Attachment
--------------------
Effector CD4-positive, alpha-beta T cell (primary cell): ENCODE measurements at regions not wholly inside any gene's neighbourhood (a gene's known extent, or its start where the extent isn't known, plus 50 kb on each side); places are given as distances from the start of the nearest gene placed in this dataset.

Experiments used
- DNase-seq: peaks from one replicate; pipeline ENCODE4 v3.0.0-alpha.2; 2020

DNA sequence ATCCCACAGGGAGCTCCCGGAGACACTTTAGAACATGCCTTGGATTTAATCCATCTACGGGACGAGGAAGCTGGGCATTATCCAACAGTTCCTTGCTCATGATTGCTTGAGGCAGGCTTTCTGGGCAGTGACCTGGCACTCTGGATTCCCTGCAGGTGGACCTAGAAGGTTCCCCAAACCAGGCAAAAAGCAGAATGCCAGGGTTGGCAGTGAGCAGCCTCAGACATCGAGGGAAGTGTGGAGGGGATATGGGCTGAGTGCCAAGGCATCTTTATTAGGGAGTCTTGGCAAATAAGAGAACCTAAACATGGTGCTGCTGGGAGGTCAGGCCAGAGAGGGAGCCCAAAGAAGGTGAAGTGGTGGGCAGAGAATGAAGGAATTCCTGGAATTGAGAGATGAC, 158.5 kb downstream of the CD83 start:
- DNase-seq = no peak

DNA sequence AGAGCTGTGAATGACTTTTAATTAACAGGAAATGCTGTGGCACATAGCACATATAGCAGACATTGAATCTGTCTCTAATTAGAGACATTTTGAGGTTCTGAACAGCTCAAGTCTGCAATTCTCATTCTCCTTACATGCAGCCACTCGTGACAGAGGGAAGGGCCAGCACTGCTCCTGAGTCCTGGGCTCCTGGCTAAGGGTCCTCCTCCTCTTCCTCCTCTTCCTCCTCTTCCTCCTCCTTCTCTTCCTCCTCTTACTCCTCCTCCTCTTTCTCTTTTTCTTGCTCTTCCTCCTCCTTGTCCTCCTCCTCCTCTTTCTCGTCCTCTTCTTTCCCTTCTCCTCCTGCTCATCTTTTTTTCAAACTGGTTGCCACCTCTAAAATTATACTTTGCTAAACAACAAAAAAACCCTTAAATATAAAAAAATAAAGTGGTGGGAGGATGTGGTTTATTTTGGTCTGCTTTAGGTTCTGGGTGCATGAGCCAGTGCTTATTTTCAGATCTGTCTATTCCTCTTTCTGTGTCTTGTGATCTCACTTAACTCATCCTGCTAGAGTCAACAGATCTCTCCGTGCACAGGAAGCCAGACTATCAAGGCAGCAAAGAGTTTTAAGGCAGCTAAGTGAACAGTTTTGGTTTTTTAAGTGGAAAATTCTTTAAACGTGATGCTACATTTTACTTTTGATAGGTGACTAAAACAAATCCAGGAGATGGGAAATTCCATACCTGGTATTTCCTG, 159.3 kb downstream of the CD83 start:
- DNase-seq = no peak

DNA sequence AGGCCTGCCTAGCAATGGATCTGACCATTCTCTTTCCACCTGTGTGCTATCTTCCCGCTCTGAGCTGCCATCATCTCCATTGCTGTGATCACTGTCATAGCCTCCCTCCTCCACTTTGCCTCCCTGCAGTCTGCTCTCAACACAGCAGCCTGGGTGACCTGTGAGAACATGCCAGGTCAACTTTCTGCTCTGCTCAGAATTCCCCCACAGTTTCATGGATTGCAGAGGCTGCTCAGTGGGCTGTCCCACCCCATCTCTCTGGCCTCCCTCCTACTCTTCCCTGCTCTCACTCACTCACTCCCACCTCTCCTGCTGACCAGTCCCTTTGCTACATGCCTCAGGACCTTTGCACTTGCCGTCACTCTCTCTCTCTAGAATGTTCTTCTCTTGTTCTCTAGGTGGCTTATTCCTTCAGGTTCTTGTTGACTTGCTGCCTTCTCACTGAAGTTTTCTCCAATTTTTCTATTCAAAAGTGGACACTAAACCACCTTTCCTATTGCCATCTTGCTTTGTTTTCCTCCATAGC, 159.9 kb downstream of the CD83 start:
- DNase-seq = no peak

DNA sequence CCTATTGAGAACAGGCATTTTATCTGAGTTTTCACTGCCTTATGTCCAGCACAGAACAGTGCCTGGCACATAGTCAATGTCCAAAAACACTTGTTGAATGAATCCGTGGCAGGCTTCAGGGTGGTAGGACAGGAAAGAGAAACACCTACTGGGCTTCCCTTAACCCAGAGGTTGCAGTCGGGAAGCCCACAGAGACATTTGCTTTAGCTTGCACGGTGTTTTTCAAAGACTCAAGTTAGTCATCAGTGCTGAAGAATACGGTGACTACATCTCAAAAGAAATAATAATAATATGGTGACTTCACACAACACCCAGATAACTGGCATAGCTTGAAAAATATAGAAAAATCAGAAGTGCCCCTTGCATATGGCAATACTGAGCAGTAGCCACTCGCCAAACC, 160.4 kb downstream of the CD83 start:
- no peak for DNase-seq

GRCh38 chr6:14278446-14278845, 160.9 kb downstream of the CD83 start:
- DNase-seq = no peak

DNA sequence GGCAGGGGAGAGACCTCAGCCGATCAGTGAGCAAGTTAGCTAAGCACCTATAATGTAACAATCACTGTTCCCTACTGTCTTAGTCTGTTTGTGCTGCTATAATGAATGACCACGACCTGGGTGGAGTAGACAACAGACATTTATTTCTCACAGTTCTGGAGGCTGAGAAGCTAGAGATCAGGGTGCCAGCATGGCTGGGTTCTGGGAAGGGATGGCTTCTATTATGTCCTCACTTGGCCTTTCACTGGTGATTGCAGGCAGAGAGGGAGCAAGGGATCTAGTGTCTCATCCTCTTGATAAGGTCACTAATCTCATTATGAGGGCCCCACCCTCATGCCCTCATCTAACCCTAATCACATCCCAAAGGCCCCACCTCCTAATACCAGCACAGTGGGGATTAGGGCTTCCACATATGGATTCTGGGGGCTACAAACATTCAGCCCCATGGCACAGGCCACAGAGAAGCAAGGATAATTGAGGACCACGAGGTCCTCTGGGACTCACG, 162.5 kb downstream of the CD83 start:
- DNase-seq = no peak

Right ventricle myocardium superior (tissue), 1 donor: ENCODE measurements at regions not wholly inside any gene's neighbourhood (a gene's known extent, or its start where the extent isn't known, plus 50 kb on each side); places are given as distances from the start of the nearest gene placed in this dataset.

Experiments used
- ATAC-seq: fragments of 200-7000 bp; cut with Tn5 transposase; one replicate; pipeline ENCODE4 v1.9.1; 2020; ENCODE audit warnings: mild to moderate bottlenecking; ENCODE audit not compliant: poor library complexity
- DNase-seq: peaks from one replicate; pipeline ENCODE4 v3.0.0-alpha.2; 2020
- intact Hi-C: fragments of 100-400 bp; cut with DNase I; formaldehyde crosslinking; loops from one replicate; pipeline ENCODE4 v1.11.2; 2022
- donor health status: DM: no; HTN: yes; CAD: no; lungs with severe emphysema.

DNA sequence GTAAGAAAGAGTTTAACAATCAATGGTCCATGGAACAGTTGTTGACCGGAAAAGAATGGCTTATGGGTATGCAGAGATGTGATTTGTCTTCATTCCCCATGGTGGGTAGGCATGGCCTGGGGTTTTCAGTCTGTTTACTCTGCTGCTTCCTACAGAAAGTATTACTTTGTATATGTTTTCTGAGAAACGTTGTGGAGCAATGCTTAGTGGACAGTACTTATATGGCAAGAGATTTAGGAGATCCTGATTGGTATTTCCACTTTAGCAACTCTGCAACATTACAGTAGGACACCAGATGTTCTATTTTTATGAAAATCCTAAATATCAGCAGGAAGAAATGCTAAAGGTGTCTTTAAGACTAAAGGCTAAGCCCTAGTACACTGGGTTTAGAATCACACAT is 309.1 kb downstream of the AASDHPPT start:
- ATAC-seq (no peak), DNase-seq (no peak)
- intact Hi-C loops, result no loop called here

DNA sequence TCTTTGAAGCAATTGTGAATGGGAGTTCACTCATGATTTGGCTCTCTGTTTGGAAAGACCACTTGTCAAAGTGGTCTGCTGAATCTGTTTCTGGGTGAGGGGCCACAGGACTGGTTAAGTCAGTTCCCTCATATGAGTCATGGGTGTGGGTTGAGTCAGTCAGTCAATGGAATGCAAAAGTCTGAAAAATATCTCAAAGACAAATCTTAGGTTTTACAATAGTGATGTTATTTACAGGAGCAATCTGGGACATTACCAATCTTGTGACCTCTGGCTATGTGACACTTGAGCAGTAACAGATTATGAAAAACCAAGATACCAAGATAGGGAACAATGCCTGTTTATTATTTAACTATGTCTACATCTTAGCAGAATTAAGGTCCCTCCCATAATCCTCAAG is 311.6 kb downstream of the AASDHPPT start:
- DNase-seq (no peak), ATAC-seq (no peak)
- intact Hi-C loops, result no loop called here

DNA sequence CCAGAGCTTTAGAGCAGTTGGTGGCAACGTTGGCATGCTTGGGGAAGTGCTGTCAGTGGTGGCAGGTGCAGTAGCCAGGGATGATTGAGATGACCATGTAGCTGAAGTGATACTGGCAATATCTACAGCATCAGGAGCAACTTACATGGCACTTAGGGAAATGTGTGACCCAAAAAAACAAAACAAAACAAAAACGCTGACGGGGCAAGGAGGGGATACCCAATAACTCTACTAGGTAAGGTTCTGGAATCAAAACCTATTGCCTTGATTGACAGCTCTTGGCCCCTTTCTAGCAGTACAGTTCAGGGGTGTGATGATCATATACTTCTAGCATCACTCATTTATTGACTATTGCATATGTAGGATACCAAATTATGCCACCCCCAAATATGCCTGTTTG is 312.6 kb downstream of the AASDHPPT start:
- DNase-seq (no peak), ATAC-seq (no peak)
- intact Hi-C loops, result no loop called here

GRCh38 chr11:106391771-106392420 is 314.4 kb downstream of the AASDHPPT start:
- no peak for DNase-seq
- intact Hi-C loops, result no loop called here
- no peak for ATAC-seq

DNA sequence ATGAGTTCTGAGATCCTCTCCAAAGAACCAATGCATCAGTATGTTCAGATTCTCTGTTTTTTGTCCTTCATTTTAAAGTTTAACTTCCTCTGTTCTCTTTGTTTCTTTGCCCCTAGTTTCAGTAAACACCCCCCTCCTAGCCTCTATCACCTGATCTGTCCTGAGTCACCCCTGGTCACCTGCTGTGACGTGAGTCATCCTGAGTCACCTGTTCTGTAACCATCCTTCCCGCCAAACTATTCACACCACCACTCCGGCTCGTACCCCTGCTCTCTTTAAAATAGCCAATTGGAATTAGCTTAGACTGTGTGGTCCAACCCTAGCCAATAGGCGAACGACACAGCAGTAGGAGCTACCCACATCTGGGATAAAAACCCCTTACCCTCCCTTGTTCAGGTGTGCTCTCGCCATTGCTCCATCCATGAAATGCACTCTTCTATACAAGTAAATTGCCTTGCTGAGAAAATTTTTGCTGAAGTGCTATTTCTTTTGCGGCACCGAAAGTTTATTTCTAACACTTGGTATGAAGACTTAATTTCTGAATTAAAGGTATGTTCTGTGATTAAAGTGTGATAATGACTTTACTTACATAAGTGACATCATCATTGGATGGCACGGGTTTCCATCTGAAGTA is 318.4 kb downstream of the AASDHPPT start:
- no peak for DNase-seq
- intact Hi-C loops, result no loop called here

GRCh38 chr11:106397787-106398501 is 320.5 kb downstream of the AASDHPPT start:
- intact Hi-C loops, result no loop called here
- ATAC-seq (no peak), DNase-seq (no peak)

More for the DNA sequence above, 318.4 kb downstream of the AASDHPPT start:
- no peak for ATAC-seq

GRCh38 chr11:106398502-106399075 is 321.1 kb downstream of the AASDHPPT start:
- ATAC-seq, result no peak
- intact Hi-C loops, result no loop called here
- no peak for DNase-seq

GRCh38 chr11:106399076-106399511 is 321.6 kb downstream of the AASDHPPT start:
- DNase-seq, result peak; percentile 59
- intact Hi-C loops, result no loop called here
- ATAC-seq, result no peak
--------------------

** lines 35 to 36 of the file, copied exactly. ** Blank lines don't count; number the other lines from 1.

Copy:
DNA sequence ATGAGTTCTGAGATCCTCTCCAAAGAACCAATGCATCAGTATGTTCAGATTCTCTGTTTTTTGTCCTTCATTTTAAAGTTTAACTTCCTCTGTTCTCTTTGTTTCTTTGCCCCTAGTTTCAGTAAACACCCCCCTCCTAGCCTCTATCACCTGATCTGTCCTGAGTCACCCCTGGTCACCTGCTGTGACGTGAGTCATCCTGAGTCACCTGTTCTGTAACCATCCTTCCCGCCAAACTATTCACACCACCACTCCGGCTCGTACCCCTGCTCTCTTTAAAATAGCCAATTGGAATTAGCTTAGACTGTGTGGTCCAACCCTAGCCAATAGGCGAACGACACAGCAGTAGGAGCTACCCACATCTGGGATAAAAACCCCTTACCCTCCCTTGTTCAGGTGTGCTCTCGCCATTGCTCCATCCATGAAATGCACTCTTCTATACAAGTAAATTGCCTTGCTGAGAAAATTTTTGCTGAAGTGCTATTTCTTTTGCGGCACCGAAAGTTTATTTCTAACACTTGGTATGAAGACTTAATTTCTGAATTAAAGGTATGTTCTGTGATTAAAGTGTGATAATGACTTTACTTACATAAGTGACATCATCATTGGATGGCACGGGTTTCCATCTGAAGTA is 318.4 kb downstream of the AASDHPPT start:
- no peak for DNase-seq